Day after day, and year after year,
    Little by little the leaves appear;
    And the slender branches spread far and wide,
    Till the mighty oak is the forest’s pride.

    Far down in the depths of the dark blue sea,
    An insect train work ceaselessly.
    Grain by grain, they are building well,
    Each one alone in its little cell.

    Moment by moment, and day by day,
    Never stopping to rest or to play,
    Rocks upon rocks, they are rearing high,
    Till the top looks out on the sunny sky.

    The gentle wind and the balmy air,
    Little by little, bring verdure there;
    Till the summer sunbeams gayly smile
    On the buds and the flowers of the coral isle.

    “Little by little,” said a thoughtful boy,
    “Moment by moment, I’ll well employ,
    Learning a little every day,
    And not spending all my time in play.
    And still this rule in my mind shall dwell,
    Whatever I do, I will do it well.

    “Little by little, I’ll learn to know
    The treasured wisdom of long ago;
    And one of these days, perhaps, we’ll see
    That the world will be the better for me.”
    And do you not think that this simple plan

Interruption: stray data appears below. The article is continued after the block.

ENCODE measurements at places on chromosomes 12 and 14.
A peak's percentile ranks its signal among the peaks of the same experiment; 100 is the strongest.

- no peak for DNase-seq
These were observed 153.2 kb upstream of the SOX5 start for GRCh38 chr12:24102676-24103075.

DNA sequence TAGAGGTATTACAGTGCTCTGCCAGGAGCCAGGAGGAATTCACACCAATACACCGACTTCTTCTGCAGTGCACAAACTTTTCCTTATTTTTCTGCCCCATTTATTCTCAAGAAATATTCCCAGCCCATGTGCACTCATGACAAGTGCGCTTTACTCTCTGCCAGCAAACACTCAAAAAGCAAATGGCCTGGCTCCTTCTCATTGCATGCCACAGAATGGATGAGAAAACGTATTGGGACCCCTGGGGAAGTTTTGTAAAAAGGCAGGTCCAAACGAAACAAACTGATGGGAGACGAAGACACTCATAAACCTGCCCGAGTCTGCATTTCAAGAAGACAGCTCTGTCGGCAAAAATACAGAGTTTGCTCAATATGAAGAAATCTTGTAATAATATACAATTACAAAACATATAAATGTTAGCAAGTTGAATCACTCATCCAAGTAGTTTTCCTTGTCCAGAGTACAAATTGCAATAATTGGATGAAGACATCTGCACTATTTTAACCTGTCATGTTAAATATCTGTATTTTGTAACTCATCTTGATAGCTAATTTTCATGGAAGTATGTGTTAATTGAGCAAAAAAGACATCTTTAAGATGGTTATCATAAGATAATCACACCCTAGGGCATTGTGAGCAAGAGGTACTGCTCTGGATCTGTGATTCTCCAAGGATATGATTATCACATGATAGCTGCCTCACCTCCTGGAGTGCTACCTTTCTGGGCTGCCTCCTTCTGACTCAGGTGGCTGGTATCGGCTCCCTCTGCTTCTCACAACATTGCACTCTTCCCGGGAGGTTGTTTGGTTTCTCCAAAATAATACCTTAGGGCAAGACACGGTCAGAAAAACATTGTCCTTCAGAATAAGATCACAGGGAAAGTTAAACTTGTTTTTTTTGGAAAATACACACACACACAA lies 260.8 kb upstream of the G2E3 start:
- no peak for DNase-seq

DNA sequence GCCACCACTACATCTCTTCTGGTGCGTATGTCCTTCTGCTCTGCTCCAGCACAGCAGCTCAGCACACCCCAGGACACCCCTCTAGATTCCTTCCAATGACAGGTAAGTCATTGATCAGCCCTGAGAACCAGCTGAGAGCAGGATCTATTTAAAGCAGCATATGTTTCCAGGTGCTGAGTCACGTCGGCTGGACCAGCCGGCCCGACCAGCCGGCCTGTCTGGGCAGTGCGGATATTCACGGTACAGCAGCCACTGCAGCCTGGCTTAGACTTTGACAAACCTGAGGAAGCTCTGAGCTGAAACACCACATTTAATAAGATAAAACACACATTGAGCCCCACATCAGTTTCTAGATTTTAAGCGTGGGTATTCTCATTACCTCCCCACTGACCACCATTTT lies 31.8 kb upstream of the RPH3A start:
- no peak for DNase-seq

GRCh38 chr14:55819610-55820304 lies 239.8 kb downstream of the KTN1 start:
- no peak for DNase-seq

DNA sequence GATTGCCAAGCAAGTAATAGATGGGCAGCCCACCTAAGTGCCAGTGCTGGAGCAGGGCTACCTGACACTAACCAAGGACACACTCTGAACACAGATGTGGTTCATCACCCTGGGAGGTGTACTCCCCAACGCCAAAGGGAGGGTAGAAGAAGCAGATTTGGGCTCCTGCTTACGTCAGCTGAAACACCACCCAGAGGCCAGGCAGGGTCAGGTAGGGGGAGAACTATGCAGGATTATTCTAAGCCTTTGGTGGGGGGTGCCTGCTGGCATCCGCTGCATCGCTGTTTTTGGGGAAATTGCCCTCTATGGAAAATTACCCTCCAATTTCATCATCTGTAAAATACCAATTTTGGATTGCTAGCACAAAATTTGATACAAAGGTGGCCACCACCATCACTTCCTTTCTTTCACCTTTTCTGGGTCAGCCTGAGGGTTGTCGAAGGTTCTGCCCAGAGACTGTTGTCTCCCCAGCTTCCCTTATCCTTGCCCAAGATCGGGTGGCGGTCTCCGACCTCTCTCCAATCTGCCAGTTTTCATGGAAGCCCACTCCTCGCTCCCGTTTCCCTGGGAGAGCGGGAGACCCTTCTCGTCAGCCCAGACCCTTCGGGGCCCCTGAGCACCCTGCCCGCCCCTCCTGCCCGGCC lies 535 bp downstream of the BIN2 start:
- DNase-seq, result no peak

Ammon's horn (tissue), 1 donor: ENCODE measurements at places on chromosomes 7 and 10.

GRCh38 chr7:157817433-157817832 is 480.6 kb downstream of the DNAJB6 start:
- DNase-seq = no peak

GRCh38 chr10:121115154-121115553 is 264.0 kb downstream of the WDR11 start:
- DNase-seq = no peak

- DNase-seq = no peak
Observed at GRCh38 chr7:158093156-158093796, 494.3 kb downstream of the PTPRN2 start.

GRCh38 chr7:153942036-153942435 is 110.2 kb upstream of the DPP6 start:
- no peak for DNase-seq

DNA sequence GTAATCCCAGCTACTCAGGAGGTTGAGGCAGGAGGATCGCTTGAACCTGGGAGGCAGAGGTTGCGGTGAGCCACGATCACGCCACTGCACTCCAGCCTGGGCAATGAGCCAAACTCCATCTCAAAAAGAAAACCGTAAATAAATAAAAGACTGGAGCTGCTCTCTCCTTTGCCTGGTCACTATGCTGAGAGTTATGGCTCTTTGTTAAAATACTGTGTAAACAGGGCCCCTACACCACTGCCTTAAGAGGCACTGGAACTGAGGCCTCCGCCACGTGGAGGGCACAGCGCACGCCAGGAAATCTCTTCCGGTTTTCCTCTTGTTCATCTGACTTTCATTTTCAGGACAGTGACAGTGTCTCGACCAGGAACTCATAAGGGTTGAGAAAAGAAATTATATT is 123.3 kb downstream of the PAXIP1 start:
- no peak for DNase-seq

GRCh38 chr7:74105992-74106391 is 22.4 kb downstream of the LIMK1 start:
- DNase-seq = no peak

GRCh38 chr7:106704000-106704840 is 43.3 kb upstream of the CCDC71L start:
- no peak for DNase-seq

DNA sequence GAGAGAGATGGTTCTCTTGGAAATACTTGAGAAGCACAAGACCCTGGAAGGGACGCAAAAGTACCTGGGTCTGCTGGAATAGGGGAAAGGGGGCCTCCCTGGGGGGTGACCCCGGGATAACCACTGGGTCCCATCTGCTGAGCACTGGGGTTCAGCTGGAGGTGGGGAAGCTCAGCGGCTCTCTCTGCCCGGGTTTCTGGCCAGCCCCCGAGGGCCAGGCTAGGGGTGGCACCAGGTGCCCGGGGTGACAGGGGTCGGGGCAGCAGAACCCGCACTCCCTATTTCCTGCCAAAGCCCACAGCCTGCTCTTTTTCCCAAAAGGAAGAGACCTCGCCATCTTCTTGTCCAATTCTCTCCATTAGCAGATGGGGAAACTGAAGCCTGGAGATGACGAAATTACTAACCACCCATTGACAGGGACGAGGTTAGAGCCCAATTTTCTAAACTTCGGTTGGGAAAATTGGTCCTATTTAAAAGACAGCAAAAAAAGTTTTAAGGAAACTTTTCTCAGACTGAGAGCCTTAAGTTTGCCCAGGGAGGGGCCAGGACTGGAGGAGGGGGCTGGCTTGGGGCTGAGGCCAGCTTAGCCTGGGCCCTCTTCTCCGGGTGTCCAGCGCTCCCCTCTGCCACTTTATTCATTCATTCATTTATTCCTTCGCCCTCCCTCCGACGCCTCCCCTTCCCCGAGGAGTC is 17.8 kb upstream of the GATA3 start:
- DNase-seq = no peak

Made him a wise and useful man?

  12. The Seedling

    Little folks, be like the seedling,
    Always do the best you can;
    Every child must share life's labor
    Just as well as every man.

    – Laurence Dunbar
    The Seedling
    by Laurence Dunbar

    As a quiet little seedling
    Lay within its darksome bed,
    To itself it fell a-talking,
    And this is what it said:

    "I am not so very robust,
    But I'll do the best I can;"
    And the seedling from that moment
    Its work of life began.

    So it pushed a little leaflet
    Up into the light of day,
    To examine the surroundings
    And show the rest the way.

    The leaflet liked the prospect,
    So it called its brother, Stem;
    Then two other leaflets heard it,
    And quickly followed them.

    To be sure, the haste and hurry
    Made the seedling sweat and pant;
    But almost before it knew it
    It found itself a plant.